197.  The formal power is that given under Standing Order No. 143(11) to the European Scrutiny Committee, "to seek from any committee specified in paragraph (12) of this order an opinion on any European Union document, and to require a reply to such a request within such time as it may specify." This power was originally introduced in 1998 and represents an unusually strong power for one select committee to possess. When it was introduced the Modernisation Committee stated that it should be used "sparingly in the first instance".[201]

198.  We requested 12 Opinions in Session 2010-12, two in Session 2012-13 (in several other cases Committees announced inquiries into specific measures at the same time as our scrutiny, rendering a formal Opinion unnecessary); and five to date in Session 2013-14. The format of the responses has varied. Some have been in the form of letters from the Chair of the relevant Committee. Two Opinions requested of the International Development Committee fell within an inquiry which it was already conducting. The International Development Committee wrote to us outlining its findings subsequent to producing a Report. Two, from the Justice and Transport Committees, were in the form of Reports based on a series of evidence sessions and written evidence submissions, as we have already noted.

199.  The Liaison Committee memorandum suggested that there was scope for more use of Opinions, though it added the caveat that "the right of individual Committees to determine their work programmes" should be respected,[202] and one of the Chairs giving evidence to us expressed some concerns about the volume of extra work which would be involved if many Opinions were requested.[203] As we have already noted, given the potential significance of White Papers and Green Papers at the earlier stages of the policy process, we are considering referring these to DSCs for Opinion more frequently, and have noted the Liaison Committee's view that there is scope for more Opinions to be issued.


200.  We set out some of the evidence we received about engagement at the initial stages of policy development earlier in this Report. We heard from the Rt Hon Sir Alan Beith MP that the Liaison Committee had been in discussions with the Minister for Europe on how to improve the flow of 'upstream' information on EU policies to Westminster.[204] When we first took evidence from the Minister for Europe he confirmed that:

We are also considering across Government a proposal that the more senior officials in UKRep and other posts offer oral off-the-record briefings to parliamentary Committees, including the European Scrutiny Committee. That is something that will have to be agreed on a cross-Government basis, because this would involve some officials who are parented to departments other than the Foreign Office, but that I think is indicative of the approach we want to see for greater engagement.[205]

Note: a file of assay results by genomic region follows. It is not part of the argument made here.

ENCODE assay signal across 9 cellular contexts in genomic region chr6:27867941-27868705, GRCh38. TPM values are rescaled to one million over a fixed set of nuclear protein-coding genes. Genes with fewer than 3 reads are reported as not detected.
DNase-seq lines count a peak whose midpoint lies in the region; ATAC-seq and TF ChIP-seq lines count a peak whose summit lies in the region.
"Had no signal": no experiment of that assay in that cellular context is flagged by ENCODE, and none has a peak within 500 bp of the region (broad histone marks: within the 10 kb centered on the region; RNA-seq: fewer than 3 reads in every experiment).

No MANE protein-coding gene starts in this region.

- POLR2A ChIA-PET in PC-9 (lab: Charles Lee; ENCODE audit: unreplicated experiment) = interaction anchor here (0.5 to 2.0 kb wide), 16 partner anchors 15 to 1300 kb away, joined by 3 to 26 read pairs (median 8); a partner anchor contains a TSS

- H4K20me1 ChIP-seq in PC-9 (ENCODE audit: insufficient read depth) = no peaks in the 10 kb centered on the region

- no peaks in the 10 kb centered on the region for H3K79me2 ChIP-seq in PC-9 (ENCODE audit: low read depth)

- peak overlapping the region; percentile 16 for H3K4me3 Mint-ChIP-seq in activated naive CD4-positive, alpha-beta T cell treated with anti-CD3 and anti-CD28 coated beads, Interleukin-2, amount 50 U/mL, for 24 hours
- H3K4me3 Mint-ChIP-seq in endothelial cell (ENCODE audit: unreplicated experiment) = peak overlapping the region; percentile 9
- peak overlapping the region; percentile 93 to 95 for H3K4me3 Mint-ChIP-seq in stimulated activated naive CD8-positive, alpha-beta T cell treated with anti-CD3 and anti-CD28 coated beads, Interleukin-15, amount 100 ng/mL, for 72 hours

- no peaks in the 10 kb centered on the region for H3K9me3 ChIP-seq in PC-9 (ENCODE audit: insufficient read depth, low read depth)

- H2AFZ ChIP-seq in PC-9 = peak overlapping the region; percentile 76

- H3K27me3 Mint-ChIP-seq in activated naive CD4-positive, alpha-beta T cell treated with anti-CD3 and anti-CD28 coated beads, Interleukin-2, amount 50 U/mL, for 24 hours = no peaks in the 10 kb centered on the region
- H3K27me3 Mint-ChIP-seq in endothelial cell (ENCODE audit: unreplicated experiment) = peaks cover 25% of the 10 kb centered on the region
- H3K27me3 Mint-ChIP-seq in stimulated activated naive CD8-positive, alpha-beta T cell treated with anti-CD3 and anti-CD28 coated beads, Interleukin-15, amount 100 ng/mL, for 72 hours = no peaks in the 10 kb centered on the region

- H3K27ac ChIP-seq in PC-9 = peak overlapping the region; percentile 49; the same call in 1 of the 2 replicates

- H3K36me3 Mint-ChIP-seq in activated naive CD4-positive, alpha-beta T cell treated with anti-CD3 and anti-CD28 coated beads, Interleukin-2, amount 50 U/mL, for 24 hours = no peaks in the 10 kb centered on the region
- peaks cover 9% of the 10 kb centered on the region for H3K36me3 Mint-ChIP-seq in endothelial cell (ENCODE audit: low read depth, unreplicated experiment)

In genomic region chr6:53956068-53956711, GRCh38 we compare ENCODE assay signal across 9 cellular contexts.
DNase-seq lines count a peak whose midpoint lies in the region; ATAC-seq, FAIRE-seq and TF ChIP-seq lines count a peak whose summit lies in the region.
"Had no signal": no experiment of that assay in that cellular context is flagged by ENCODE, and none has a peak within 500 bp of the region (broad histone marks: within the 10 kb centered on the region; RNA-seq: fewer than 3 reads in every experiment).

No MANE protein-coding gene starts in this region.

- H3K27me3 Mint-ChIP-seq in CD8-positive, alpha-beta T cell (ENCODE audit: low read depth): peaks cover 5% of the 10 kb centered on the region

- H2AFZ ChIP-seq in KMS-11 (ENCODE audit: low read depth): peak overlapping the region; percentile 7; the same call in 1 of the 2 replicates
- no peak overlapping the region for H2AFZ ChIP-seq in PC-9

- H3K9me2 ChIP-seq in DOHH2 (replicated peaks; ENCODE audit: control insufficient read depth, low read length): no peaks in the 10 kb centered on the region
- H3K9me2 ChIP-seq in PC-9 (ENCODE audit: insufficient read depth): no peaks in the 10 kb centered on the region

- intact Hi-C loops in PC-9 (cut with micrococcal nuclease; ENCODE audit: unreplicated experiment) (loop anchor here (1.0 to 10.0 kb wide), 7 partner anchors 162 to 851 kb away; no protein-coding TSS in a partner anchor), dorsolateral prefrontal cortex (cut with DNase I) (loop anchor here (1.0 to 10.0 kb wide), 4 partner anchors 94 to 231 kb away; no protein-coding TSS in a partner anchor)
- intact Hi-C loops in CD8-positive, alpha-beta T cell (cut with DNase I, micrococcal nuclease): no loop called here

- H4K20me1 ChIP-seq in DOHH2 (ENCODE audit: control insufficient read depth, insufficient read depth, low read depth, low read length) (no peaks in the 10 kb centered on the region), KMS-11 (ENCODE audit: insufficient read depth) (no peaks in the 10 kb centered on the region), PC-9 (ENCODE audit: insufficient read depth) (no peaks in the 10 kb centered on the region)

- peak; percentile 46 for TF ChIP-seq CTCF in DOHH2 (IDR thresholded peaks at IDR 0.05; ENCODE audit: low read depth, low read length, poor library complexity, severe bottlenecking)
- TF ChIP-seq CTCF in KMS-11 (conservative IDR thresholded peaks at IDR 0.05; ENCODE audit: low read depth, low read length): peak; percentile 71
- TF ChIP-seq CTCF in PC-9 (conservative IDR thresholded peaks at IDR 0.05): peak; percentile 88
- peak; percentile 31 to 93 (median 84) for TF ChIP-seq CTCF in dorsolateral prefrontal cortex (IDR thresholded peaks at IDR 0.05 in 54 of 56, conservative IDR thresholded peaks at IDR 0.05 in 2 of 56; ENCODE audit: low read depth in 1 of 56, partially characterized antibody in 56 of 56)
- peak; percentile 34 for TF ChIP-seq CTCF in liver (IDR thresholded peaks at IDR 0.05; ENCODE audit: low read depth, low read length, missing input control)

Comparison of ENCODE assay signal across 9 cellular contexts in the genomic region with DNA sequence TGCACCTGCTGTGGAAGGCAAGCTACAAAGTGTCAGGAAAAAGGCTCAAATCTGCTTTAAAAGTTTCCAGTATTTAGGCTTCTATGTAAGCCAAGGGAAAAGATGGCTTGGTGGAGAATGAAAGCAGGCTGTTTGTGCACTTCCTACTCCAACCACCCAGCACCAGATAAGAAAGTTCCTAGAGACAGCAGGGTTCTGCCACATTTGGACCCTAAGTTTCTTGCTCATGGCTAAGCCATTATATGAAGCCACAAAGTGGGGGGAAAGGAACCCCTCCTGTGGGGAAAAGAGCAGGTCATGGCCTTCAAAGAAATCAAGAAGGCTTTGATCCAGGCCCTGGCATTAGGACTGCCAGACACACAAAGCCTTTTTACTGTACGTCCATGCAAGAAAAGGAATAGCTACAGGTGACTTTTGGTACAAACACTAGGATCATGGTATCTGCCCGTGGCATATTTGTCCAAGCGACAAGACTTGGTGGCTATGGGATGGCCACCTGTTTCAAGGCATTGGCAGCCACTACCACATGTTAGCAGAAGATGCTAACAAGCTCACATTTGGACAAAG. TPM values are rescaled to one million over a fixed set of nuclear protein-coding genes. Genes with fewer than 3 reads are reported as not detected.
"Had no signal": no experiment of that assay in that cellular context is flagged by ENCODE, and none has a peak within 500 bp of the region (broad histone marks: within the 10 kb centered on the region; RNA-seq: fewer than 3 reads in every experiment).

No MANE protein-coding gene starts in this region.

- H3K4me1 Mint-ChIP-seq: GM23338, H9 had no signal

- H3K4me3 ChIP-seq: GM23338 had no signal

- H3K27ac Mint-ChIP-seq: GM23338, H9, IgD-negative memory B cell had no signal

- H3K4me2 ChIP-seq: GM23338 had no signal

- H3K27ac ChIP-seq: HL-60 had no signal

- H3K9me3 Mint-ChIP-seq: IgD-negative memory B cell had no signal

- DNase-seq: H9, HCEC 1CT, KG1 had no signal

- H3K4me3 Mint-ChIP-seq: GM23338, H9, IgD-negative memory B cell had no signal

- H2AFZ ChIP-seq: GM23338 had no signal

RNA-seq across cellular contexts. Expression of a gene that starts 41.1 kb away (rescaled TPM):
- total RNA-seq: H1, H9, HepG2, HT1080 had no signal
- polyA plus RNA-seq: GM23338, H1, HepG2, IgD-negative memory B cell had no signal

201.  Links between UKRep and the NPO are already being further developed following discussions between the Minister for Europe and the Liaison Committee and we hope that this, coupled with our earlier recommendation to widen access to the material which the NPO produces, will improve upstream engagement of Committees. Dr Julie Smith emphasised the importance of utilising information received from the NPO and its links with UKRep to influence EU policy at an early stage.[206] As the written evidence from the Liaison Committee noted, gaining access to the expertise of UKRep in Westminster could further enhance a Committee's ability to engage at a sufficiently early stage in the EU policy formation process.[207] In his evidence to us Sir Jon Cunliffe said that UKRep would be "very happy" to assist Committees in informal briefings, however he added a caveat stating "the policy on these issues is not owned by UKRep".[208]

202.  Following these discussions what looked to be a promising initiative has not progressed as fast as had been hoped. The Minister for Europe told us:

We made it clear, in our discussions with the scrutiny coordinators across Whitehall, that we think this is a sensible approach, but it is ultimately for the Ministers in each Department to decide, case by case, whether they will agree to a request from the Committee or take the initiative and offer this ... I encourage my colleagues to do that, but I cannot order them.[209]

203.  This is the subject of ongoing discussions between the Liaison Committee and the Minister for Europe. In our view, a solution must be found in line with parliamentary accountability, and which will enable Departmental Select Committees to pursue their policy analysis, while we retain our sifting role.[210]


204.  We recognise that much of the strength of Departmental Select Committees comes from their autonomy and the independence they have to set their agenda. We are aware that our colleagues on Departmental Select Committees already have busy work programmes and it is also right to acknowledge that for some Committees EU matters may prove divisive. For all these reasons there appears to be no appetite for full mainstreaming of EU legislative scrutiny to Departmental Select Committees, but in our view the current situation is not sustainable. It is 15 years since our predecessor Committee wrote to the Modernisation Committee concluding that "There has been wide agreement that DSCs 'should do more about Europe', but in practice nothing much has happened." The fact that the debate still has a similar tone, given all that has happened in the EU over those 15 years, is disappointing.